Tuesday, July 10, 2012

Go right instead of left every so often

    There is nothing new under the sun so trying to be original is an exercise in futility. That doesn't mean, however, you have to be derivative. It's a thought that occurred to me while I was writing an Irish character named Shannon O'Reilly.

    She's already got strikes against her. She's got red hair, she's violent, and her name is so Oireland it hurts. I then decided to do something unexpected and give her blue eyes. I then decided to make her Protestant instead of Catholic.

     This was noteworthy to me because the character originally in my head was a stereotypical redheaded, green-eyed Irish Catholic. You know, despite the fact red hair with green eyes is pretty damn rare in real life. I decided to make just a adjustment because it was so overdone. The result was the character felt more authentic to me. A minor change but, to me, an important one.

    I think more people should do this in their writing. Make a character Jewish, black, or Hispanic if you've initially envisioned them as a Caucasian Christian. Don't have a female character described as beautiful even if she's the love interest.

    Shake things up just a little.

    Really, when writ large, it can totally change your perspective on writing. I think this is the heart of making something "new" in the world of published fiction. My desire to write a spy novel, for example, was frustrated by the fact that I know almost nothing about real-life espionage. I also wanted to write something silly and exciting. I like James Bond movies (I have the whole set except for Quantum of Solace) but James was copied so many times he became a parody of himself by the Roger Moore era.

    Which is why True Lies is so awesome.

    True Lies is, according to the producers, a James Bond movie they created because no one was making movies in the franchise anymore. This was during the lull in the series after Timothy Dalton's well-acted but financially unsuccessful films The Living Daylights and License to Kill. Arnold Schwarzenegger plays, essentially, James Bond but the twist is he's a happily married family man.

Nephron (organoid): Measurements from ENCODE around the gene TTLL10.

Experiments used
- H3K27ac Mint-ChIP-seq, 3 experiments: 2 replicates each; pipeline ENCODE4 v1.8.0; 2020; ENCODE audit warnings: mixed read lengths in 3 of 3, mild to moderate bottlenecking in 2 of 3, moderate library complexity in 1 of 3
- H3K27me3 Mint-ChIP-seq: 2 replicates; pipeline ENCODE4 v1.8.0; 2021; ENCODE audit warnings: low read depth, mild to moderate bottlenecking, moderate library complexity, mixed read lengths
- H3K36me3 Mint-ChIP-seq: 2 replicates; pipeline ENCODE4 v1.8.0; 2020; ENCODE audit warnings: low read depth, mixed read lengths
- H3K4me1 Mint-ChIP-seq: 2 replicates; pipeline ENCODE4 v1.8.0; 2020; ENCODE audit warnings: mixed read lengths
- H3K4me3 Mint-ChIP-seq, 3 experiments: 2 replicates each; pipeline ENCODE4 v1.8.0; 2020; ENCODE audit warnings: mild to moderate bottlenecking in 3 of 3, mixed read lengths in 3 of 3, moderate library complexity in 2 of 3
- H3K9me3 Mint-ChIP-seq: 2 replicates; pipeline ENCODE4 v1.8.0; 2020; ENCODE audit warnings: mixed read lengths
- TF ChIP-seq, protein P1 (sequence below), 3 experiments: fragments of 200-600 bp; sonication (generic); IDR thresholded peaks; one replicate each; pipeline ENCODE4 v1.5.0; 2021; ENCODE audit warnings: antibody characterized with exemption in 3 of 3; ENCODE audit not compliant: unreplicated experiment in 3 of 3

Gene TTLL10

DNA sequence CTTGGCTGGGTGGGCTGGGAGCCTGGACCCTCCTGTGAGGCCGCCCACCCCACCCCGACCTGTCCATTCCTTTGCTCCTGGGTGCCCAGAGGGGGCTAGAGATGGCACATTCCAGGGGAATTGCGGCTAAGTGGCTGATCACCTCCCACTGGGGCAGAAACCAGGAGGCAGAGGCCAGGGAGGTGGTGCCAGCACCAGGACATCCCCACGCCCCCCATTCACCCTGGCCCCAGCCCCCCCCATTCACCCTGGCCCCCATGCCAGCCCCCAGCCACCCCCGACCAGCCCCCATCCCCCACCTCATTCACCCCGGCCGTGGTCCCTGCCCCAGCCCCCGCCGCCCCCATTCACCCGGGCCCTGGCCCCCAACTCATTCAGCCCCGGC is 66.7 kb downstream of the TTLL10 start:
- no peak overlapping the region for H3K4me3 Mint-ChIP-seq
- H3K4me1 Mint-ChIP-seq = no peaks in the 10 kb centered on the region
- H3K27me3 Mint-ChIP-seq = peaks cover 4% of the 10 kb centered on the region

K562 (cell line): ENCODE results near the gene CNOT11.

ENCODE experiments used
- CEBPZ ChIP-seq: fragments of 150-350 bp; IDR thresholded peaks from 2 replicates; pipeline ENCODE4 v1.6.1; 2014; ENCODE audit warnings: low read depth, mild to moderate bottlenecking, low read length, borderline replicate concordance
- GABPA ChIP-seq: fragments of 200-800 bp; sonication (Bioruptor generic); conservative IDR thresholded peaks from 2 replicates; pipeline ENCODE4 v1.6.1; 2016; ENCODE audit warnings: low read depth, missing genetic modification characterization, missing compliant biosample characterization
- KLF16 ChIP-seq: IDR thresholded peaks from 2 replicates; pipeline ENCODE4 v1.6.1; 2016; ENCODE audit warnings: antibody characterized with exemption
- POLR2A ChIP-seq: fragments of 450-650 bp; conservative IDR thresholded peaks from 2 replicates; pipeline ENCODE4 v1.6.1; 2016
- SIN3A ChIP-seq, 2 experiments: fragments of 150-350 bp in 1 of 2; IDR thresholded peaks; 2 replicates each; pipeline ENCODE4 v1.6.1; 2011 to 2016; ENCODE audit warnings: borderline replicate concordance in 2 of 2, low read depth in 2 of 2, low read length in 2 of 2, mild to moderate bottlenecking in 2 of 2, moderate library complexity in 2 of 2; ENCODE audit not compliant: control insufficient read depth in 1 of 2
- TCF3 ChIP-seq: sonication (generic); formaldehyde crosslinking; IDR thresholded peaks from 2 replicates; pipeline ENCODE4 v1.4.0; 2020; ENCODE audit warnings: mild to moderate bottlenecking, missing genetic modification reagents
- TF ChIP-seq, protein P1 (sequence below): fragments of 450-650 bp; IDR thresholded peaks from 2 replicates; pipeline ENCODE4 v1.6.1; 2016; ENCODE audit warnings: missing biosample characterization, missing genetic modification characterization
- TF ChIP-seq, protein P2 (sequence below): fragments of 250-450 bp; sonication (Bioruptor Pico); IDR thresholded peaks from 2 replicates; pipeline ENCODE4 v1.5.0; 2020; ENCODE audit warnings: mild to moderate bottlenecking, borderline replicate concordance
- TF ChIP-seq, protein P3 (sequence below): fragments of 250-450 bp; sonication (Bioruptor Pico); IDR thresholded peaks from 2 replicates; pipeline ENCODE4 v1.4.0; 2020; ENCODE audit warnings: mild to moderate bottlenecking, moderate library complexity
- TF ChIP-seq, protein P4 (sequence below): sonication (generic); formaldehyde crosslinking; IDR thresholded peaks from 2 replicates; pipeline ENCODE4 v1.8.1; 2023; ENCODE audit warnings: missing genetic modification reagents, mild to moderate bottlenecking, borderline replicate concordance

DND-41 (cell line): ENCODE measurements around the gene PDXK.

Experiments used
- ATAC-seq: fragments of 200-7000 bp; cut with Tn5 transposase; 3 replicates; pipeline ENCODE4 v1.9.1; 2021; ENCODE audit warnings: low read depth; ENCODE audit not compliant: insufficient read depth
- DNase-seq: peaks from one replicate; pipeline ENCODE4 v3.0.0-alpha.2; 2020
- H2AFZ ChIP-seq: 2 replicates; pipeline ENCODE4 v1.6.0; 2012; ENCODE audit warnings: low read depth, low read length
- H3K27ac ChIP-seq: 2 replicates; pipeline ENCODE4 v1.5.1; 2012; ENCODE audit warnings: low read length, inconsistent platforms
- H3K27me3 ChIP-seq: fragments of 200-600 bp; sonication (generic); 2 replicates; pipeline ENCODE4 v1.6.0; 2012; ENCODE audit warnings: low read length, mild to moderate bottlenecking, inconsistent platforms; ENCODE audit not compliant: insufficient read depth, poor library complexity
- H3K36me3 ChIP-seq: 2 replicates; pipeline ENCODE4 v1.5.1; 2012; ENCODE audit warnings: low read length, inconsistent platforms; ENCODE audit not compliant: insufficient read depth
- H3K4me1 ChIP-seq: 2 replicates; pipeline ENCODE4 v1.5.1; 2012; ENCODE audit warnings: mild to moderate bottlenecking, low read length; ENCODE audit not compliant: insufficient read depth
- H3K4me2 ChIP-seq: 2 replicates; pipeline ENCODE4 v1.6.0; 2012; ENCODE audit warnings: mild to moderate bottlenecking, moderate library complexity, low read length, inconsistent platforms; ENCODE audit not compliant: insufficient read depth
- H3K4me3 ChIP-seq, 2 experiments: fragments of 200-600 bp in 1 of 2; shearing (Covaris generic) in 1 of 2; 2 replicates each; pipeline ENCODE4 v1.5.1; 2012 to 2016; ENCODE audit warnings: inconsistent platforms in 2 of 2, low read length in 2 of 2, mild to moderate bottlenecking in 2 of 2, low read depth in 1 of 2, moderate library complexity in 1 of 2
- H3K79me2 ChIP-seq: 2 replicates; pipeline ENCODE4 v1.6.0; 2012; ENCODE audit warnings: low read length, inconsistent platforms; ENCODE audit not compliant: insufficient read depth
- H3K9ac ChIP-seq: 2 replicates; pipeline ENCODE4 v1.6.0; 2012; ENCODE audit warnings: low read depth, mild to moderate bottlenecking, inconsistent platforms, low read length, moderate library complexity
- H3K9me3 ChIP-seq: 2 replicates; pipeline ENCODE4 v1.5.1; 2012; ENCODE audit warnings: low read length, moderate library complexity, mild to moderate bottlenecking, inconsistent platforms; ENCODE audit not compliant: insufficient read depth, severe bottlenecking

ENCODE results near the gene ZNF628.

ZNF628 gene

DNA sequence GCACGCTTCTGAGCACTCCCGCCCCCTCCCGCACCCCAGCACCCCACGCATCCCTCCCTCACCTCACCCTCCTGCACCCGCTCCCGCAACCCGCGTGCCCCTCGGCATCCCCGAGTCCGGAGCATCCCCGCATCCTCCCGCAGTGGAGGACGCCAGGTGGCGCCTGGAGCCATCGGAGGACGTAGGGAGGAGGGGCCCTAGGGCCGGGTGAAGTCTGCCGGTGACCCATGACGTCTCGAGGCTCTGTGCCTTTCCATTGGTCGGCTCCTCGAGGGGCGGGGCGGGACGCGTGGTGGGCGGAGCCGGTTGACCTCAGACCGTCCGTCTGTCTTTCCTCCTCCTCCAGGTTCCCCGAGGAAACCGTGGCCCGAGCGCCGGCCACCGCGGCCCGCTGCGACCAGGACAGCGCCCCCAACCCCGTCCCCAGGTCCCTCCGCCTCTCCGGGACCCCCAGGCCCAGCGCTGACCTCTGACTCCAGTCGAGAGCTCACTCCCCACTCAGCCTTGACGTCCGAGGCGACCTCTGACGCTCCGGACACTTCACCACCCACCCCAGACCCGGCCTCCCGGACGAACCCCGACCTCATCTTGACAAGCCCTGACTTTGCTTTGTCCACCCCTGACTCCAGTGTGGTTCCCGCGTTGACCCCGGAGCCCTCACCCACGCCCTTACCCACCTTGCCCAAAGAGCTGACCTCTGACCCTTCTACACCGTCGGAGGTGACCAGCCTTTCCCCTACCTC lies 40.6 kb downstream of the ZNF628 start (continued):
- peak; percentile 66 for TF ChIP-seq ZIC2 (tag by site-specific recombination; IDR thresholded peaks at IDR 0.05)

The dichotomy goes on to inform the rest of the movie. While True Lies is partially a comedy, other franchises went with the same basic change to great success. Alias is a James Bond story with the protagonist being a female with a spy father. Chuck is about an average guy regularly sucked into the world of international espionage.

    It occurred to me that virtually any tired old premise could be improved by just changing one or more elements and seeing how the dice fall. Let's take the generic Sherlock Holmes premise. A master Detective and his physically capable but less savant assistant solve crimes of an unusual nature. Now let's set it in a fantasy world like J.R.R. Tolkien's Middle Earth. It occurs to me that I might want to read this story.

     Really, this is a tried and true method of creating something unique. The Magnificent Seven and A Fistful of Dollars are both adaptations of samurai films. Let's adapt The 47 Ronin from Japanese literature. The premise is a bunch of samurai are orphaned when their lord is forced to commit suicide due to the actions of a jealous rival. You could do a contemporary story about a group of Iraq war veterans out to revenge their former commander after he's framed.

    You don't have to do this. If you want to do a straight James Bond story with a tuxedo-wearing playboy spy, only changing the name and some cosmetic details, it's possible to write it well. Just be sure to make the character your own in some way and good things will follow. At the end of the day, you're writing people and if you treat them as having their own motivations and attitudes, you'll never go wrong.

     Still, I'm glad I changed Shannon's eye color and decided to mix-up my spy novel idea.

    Maybe I'll share how I decided to change it someday.

2 comments:

  1. Well, Kurosawa was just taking golden age westerns and Shakespeare and putting them in shogunate era Japan. Then those got recycled into spaghetti westerns.

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